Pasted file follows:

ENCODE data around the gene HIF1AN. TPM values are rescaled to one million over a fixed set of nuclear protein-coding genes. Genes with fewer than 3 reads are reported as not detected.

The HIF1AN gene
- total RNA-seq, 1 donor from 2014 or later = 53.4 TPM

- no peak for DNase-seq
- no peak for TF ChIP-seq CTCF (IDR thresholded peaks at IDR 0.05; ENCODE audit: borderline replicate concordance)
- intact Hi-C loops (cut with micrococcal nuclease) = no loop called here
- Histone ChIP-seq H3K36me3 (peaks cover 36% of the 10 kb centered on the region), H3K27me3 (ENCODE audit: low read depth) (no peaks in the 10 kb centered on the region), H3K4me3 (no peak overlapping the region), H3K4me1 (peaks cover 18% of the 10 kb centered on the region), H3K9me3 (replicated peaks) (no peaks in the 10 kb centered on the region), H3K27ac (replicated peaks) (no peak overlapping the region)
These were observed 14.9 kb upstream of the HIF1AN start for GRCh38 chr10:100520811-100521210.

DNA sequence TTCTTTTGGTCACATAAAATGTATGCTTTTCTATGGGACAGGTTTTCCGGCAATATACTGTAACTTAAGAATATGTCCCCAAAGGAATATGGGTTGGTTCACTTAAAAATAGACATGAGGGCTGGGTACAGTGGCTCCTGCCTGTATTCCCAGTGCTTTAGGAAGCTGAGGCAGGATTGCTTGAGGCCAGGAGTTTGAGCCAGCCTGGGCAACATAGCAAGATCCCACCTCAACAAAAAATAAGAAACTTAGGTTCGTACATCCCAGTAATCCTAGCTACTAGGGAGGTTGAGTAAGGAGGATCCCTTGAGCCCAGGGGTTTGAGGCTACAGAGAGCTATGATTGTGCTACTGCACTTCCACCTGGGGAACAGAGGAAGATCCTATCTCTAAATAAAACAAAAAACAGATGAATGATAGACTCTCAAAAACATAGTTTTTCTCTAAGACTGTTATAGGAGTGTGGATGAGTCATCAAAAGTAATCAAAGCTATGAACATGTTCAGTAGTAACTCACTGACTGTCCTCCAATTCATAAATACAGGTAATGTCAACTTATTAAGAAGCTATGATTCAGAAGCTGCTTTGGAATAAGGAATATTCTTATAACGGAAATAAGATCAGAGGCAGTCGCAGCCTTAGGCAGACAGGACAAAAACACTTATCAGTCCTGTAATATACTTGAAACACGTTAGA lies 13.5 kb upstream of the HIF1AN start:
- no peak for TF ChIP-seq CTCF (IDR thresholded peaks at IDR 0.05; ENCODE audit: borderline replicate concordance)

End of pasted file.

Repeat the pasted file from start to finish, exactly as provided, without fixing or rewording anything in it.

ENCODE data around the gene HIF1AN. TPM values are rescaled to one million over a fixed set of nuclear protein-coding genes. Genes with fewer than 3 reads are reported as not detected.

The HIF1AN gene
- total RNA-seq, 1 donor from 2014 or later = 53.4 TPM

- no peak for DNase-seq
- no peak for TF ChIP-seq CTCF (IDR thresholded peaks at IDR 0.05; ENCODE audit: borderline replicate concordance)
- intact Hi-C loops (cut with micrococcal nuclease) = no loop called here
- Histone ChIP-seq H3K36me3 (peaks cover 36% of the 10 kb centered on the region), H3K27me3 (ENCODE audit: low read depth) (no peaks in the 10 kb centered on the region), H3K4me3 (no peak overlapping the region), H3K4me1 (peaks cover 18% of the 10 kb centered on the region), H3K9me3 (replicated peaks) (no peaks in the 10 kb centered on the region), H3K27ac (replicated peaks) (no peak overlapping the region)
These were observed 14.9 kb upstream of the HIF1AN start for GRCh38 chr10:100520811-100521210.

DNA sequence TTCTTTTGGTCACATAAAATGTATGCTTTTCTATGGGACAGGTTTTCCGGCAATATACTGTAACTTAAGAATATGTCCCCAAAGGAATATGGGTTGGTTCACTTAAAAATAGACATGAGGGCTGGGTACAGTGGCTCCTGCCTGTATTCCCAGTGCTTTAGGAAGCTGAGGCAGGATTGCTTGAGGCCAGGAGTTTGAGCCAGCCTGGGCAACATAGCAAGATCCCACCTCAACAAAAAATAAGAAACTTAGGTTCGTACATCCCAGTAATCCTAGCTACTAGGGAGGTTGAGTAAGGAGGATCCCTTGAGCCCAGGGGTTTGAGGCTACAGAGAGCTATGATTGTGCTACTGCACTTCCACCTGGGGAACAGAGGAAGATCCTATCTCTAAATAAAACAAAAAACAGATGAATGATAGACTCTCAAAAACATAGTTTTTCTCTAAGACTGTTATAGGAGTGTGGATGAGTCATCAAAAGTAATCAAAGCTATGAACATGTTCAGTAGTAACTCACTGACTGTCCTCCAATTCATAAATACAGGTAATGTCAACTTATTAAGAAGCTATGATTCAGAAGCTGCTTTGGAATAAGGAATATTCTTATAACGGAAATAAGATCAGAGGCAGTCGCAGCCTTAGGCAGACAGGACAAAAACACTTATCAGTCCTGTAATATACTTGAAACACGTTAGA lies 13.5 kb upstream of the HIF1AN start:
- no peak for TF ChIP-seq CTCF (IDR thresholded peaks at IDR 0.05; ENCODE audit: borderline replicate concordance)